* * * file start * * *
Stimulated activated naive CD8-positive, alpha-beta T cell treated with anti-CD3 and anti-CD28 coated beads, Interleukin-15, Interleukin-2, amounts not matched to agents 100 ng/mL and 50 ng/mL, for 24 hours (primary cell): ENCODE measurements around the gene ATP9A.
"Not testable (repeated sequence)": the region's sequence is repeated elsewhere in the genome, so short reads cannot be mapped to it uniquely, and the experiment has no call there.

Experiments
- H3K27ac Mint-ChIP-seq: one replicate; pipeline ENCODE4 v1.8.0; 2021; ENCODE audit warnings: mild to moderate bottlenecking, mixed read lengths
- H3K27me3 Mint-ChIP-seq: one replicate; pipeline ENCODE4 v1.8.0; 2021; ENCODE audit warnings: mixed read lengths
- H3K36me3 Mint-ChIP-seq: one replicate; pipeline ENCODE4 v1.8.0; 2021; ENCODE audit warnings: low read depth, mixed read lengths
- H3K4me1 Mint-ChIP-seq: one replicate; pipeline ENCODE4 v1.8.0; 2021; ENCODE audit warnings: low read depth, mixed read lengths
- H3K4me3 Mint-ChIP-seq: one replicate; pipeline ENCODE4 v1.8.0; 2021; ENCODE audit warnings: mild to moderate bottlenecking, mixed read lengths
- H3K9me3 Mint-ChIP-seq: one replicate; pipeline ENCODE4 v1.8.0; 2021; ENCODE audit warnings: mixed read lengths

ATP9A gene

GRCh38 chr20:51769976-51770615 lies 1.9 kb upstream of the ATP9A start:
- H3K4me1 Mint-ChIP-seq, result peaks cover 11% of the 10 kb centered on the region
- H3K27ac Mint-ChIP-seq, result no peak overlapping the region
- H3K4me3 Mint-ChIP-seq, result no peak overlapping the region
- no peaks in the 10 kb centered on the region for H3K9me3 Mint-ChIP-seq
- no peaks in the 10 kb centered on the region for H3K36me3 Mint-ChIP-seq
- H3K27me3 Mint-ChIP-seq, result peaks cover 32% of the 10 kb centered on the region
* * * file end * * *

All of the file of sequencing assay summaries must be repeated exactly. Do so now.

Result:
Stimulated activated naive CD8-positive, alpha-beta T cell treated with anti-CD3 and anti-CD28 coated beads, Interleukin-15, Interleukin-2, amounts not matched to agents 100 ng/mL and 50 ng/mL, for 24 hours (primary cell): ENCODE measurements around the gene ATP9A.
"Not testable (repeated sequence)": the region's sequence is repeated elsewhere in the genome, so short reads cannot be mapped to it uniquely, and the experiment has no call there.

Experiments
- H3K27ac Mint-ChIP-seq: one replicate; pipeline ENCODE4 v1.8.0; 2021; ENCODE audit warnings: mild to moderate bottlenecking, mixed read lengths
- H3K27me3 Mint-ChIP-seq: one replicate; pipeline ENCODE4 v1.8.0; 2021; ENCODE audit warnings: mixed read lengths
- H3K36me3 Mint-ChIP-seq: one replicate; pipeline ENCODE4 v1.8.0; 2021; ENCODE audit warnings: low read depth, mixed read lengths
- H3K4me1 Mint-ChIP-seq: one replicate; pipeline ENCODE4 v1.8.0; 2021; ENCODE audit warnings: low read depth, mixed read lengths
- H3K4me3 Mint-ChIP-seq: one replicate; pipeline ENCODE4 v1.8.0; 2021; ENCODE audit warnings: mild to moderate bottlenecking, mixed read lengths
- H3K9me3 Mint-ChIP-seq: one replicate; pipeline ENCODE4 v1.8.0; 2021; ENCODE audit warnings: mixed read lengths

ATP9A gene

GRCh38 chr20:51769976-51770615 lies 1.9 kb upstream of the ATP9A start:
- H3K4me1 Mint-ChIP-seq, result peaks cover 11% of the 10 kb centered on the region
- H3K27ac Mint-ChIP-seq, result no peak overlapping the region
- H3K4me3 Mint-ChIP-seq, result no peak overlapping the region
- no peaks in the 10 kb centered on the region for H3K9me3 Mint-ChIP-seq
- no peaks in the 10 kb centered on the region for H3K36me3 Mint-ChIP-seq
- H3K27me3 Mint-ChIP-seq, result peaks cover 32% of the 10 kb centered on the region